Two computational tools extract strain-level information from reams of microbial sequence data.
Doctors are well aware that differences between strains of the same bacterial species can have consequences at opposite ends of the health-and-disease spectrum. “If you only look at a species-level annotation, you may end up missing the fact that there are virulence genes in some E. coli strains,” says Ramnik Xavier of Massachusetts General Hospital, the Broad Institute and Harvard University. Identifying strains, along with the genetic potential of their genomes, has become a key goal for computational biologists, but the challenges are compounded by enormous data sets, missing reference sequences and rare species.
At the Broad Institute, Dirk Gevers, Xavier and their colleagues began thinking about the problem when they analyzed the first Human Microbiome Project shotgun data. “We detected a person-specific profile at the subspecies level but could not deconvolute it back then,” says Gevers, now at the Janssen Human Microbiome Institute. It took postdoc Chengwei Luo to ultimately drive development of their ConStrains strain-detection software.
In principle, unique patterns of single-nucleotide polymorphisms (SNPs) can identify strains, but SNP-based approaches rely on reference sequences or are limited to the SNPs that appear in a short sequence read. In the ConStrains approach, reads are recruited using universal core genes present in all species with tenfold sequence coverage. The software then uses a reference-independent strategy to cluster and concatenate the SNPs into strain-specific fingerprints. ConStrains brings quantitative metagenomics to the strain rather than the species level, without the need for additional types of data (Luo et al., 2015).
Because fingerprints are identified from single samples, entire cohorts need not be analyzed at once, which eases computation. Gevers and Xavier say that ConStrains shines when it comes to longitudinal studies. The researchers used it to track strains in large published data sets, including five strains of Bifidobacterium longum in infant guts associated with distinct functions that were missed in species-level analyses.
Nearby at the Massachusetts Institute of Technology, Eric Alm was addressing similar questions with single-cell sequencing when he was pulled back into metagenomic analysis. “It was almost accidental,” he says. A chance e-mail introduced him to Brian Cleary, just off a post-college stint developing algorithms on Wall Street. Cleary was working on an algorithm that searched for words across documents, which Alm realized was similar to finding patterns in sequence reads. “Within a couple of weeks he came back and he had something that was starting to actually work for metagenome assembly,” says Alm.
Reference-free genome assembly combines short reads into longer stretches called contigs—a computationally intensive step when starting from complex microbial mixtures. One way to then assign contigs to species 'bins' is to track their abundance across samples; those that vary in the same way probably belong to the same species.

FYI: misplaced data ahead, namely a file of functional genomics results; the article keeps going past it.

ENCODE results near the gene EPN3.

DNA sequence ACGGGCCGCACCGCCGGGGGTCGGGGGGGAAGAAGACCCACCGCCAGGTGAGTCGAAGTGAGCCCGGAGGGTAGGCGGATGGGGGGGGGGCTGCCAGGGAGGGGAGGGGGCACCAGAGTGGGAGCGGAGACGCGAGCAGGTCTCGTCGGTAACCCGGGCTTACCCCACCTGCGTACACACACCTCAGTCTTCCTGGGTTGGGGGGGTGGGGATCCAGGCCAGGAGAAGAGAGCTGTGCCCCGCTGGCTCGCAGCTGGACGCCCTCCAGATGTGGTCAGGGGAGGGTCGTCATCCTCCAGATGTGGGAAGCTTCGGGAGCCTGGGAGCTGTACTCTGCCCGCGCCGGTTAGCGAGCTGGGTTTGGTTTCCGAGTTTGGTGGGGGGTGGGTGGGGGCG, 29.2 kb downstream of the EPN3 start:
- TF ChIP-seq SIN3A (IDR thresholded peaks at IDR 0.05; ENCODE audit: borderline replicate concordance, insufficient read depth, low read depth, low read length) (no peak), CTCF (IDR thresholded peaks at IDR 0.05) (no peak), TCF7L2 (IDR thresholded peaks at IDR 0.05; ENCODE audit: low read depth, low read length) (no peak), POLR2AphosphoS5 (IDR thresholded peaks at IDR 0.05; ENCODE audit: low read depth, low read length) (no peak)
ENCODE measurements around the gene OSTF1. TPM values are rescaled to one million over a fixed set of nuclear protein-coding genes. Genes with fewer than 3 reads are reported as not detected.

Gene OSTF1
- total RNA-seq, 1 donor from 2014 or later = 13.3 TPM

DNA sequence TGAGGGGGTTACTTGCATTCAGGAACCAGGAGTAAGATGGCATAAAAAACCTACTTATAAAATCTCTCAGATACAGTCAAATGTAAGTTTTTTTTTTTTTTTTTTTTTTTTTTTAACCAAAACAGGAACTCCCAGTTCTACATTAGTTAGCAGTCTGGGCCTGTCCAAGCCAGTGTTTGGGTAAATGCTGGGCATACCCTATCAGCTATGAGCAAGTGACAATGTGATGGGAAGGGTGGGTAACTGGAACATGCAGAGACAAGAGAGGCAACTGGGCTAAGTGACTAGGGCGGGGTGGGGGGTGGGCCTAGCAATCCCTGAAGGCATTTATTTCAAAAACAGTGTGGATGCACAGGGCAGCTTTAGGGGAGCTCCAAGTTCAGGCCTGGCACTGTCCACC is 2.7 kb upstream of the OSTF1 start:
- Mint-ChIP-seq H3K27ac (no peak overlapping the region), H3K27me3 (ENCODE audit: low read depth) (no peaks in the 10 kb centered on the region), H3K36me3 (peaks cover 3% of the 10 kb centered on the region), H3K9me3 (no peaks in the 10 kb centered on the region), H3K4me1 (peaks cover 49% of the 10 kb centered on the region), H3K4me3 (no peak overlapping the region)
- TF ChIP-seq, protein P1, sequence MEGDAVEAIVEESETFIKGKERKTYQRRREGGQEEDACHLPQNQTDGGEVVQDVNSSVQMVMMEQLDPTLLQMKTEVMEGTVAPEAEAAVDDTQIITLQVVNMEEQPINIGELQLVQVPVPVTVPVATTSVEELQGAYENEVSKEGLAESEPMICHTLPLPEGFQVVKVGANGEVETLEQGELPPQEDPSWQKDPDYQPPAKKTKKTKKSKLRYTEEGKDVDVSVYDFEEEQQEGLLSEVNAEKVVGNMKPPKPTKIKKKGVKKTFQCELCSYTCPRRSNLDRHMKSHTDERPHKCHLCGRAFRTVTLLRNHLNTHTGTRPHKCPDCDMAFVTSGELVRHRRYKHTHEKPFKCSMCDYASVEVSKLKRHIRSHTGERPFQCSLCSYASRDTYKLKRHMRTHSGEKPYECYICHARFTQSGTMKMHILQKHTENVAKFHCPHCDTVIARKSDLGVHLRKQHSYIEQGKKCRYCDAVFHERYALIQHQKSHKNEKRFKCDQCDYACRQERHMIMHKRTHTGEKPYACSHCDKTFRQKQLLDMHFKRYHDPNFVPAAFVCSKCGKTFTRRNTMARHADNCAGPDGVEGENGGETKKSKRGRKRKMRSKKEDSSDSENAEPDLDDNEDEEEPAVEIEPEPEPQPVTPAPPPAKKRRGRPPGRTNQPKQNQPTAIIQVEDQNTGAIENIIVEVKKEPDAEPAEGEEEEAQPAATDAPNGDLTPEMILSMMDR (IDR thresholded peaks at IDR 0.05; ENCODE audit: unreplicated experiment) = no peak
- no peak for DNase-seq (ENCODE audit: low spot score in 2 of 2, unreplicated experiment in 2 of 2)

Cleary's insight was to assign reads to species bins first, then assemble contigs from these much smaller piles of data. His Latent Strain Analysis (LSA) assesses the covariation of short 'k-mer' sequences found in reads, on the basis of a hashing function from his search algorithm that represents all k-mer abundance patterns in a few gigabytes of fixed memory, regardless of data size (Cleary et al., 2015). LSA also speeds up the covariation-detection and assembly steps.
The advantages are manifold. LSA can discriminate highly related strains, and it has worked efficiently on four terabytes of gut microbiome data, whereas other approaches top out at around 100 gigabytes. It also found microbes that are missed by traditional assembly because they contribute few reads to any single sample. “If you could get all those reads put into one box, that box may have 30-fold coverage,” Alm explains. One family they detected made up just one–10-millionth of the gut data.
LSA assembled up to 90% of some genomes, enabling a deeper functional understanding. Very similar regions that cannot be distinguished are often interpreted as separate genomes, however. “That's a neat opportunity for someone to develop a new tool” to put together scattered genomes—something they are working on, says Alm. He estimates that LSA works best with 100 or more gut samples, a study size that is becoming more commonplace.
The researchers will use their tools to understand how strains function in their environments. “We want to do de novo assembly-based strain calling,” and to link strains to function, says Gevers. After census-taking and correlation, “the next step would be...to get to causality,” says Xavier.
Luo, C. et al. ConStrains identifies microbial strains in metagenomic datasets. Nat. Biotechnol. 33, 1045–1052 (2015).
Cleary, B. et al. Detection of low-abundance bacterial strains in metagenomic data sets by eigengenome partitioning. Nat. Biotechnol. 33, 1053–1060 (2015).
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